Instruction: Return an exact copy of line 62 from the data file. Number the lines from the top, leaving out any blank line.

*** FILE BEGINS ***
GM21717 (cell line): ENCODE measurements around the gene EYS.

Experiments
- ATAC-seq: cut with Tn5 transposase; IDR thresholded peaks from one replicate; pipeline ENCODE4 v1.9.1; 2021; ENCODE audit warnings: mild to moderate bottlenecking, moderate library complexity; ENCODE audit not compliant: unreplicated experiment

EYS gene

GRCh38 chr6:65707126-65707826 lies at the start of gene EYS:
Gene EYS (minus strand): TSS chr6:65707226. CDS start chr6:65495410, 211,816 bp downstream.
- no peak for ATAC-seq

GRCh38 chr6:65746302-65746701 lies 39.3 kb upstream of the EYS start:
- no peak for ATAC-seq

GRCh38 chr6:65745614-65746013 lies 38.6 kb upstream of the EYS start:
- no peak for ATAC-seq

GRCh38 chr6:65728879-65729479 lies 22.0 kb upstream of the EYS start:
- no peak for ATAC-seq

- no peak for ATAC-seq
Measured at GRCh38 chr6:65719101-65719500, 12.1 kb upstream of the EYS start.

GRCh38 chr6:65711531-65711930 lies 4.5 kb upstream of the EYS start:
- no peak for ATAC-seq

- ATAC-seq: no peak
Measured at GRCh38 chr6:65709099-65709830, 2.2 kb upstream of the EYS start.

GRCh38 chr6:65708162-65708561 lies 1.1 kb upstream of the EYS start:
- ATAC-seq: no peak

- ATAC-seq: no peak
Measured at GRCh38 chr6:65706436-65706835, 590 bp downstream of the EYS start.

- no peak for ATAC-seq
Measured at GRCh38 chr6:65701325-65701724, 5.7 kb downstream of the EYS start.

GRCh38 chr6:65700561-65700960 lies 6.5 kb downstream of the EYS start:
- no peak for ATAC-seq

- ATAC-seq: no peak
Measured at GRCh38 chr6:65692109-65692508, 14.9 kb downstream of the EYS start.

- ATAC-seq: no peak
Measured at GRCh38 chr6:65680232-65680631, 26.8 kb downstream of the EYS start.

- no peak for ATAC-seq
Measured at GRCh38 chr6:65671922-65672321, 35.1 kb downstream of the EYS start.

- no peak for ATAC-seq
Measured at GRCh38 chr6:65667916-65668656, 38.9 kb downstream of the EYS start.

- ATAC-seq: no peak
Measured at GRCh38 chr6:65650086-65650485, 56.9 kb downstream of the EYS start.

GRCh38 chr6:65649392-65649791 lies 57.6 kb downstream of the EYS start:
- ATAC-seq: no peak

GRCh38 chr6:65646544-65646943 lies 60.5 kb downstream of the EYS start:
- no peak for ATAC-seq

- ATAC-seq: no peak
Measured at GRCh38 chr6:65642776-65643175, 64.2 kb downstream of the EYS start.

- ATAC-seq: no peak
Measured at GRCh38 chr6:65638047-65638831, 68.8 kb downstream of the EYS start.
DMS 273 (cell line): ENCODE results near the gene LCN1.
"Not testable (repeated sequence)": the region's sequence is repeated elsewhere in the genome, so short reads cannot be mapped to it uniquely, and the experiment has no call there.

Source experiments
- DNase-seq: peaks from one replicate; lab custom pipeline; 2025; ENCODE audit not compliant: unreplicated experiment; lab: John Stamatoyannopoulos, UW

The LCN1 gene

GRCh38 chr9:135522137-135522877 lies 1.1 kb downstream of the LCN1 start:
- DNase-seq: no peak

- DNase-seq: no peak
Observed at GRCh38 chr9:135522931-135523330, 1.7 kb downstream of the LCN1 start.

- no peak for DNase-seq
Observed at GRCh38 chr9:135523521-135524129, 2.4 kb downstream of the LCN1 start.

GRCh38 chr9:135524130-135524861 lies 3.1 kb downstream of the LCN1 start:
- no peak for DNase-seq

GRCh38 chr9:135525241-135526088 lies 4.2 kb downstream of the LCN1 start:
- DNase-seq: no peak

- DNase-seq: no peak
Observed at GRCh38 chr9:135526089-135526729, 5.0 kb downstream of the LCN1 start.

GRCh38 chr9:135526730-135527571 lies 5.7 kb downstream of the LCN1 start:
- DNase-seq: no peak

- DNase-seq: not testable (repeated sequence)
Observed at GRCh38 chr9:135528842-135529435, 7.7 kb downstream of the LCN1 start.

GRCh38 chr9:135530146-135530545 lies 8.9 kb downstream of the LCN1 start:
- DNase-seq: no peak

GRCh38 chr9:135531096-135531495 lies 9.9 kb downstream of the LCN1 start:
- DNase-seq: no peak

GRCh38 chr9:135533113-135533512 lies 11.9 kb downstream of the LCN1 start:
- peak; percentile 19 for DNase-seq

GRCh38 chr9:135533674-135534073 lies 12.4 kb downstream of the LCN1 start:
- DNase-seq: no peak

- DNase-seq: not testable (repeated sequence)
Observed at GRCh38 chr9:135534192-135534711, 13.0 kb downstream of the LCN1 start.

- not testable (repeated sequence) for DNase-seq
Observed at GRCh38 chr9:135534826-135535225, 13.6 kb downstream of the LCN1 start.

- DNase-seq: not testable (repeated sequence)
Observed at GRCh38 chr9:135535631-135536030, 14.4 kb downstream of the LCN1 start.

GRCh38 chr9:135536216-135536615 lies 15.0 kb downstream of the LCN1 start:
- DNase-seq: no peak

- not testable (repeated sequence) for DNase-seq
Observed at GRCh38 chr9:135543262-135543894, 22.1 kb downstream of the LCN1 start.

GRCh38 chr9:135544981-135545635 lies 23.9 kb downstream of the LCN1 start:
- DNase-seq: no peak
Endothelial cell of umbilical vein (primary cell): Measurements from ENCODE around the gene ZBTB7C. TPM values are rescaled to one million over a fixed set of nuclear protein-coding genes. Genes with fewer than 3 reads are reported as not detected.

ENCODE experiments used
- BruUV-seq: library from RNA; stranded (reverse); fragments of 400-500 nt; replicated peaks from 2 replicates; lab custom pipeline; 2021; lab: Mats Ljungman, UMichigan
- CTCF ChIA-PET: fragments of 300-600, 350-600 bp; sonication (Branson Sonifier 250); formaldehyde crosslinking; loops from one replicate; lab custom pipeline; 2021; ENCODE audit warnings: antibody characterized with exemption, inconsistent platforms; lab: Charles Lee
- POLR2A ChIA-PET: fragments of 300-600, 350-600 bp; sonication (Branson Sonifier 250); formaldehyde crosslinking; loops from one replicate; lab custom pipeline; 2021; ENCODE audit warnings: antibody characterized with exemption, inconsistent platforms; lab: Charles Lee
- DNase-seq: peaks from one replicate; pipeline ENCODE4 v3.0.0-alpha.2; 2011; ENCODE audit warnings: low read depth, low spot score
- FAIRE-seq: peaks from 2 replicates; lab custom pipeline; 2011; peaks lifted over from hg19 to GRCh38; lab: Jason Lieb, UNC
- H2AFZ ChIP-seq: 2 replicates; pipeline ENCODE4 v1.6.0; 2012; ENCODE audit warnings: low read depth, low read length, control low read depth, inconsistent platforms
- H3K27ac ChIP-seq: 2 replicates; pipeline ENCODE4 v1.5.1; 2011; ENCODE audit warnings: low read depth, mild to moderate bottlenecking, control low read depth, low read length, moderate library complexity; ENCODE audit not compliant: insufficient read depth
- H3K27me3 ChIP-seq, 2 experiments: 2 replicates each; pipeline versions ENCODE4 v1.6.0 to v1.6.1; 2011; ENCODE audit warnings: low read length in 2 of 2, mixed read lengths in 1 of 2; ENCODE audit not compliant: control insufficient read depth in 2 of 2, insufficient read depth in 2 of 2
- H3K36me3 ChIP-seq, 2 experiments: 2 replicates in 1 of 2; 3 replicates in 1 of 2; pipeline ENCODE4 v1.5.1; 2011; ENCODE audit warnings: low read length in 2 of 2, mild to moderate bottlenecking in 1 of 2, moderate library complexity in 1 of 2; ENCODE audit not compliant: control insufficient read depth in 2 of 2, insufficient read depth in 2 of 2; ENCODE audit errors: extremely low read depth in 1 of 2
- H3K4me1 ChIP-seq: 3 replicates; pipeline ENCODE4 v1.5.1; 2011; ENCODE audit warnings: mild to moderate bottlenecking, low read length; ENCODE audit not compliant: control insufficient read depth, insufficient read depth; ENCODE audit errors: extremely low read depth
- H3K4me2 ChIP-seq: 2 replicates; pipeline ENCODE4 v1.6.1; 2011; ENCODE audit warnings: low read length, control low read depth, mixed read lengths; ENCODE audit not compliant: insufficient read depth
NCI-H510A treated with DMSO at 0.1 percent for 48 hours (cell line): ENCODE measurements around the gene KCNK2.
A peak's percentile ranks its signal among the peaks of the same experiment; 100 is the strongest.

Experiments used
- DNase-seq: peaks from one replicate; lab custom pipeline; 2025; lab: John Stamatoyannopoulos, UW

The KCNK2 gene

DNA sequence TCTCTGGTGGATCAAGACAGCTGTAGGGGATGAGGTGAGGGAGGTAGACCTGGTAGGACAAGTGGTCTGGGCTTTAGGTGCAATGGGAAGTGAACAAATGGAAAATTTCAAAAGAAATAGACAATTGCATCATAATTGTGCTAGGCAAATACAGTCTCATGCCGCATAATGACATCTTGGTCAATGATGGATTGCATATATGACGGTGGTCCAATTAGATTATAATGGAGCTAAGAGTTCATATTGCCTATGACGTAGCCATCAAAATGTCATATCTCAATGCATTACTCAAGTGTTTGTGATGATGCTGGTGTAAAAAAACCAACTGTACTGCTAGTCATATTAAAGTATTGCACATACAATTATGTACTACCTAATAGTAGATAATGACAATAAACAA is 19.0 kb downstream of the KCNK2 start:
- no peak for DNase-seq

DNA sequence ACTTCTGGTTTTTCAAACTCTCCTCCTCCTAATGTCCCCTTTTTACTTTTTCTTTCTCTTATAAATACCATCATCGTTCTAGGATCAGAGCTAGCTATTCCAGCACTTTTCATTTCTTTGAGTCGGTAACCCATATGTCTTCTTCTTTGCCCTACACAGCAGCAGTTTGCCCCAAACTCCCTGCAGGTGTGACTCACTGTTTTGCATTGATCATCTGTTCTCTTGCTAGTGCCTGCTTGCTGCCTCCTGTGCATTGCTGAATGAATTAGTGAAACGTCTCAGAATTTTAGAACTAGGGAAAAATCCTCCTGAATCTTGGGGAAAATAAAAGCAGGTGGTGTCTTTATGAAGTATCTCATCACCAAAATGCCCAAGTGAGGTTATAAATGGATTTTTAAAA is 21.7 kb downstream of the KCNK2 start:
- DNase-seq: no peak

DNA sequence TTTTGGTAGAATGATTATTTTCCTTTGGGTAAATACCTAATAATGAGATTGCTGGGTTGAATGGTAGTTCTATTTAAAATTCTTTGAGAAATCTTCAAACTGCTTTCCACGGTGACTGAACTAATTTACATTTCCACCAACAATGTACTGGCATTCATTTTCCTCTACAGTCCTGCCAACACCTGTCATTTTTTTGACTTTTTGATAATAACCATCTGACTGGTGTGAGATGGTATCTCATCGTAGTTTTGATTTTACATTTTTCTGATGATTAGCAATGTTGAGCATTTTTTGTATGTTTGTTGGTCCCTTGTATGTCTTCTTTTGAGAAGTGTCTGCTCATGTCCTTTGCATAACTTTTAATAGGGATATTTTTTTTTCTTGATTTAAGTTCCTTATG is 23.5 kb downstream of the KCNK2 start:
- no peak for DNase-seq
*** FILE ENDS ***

Observed at GRCh38 chr9:135526089-135526729, 5.0 kb downstream of the LCN1 start.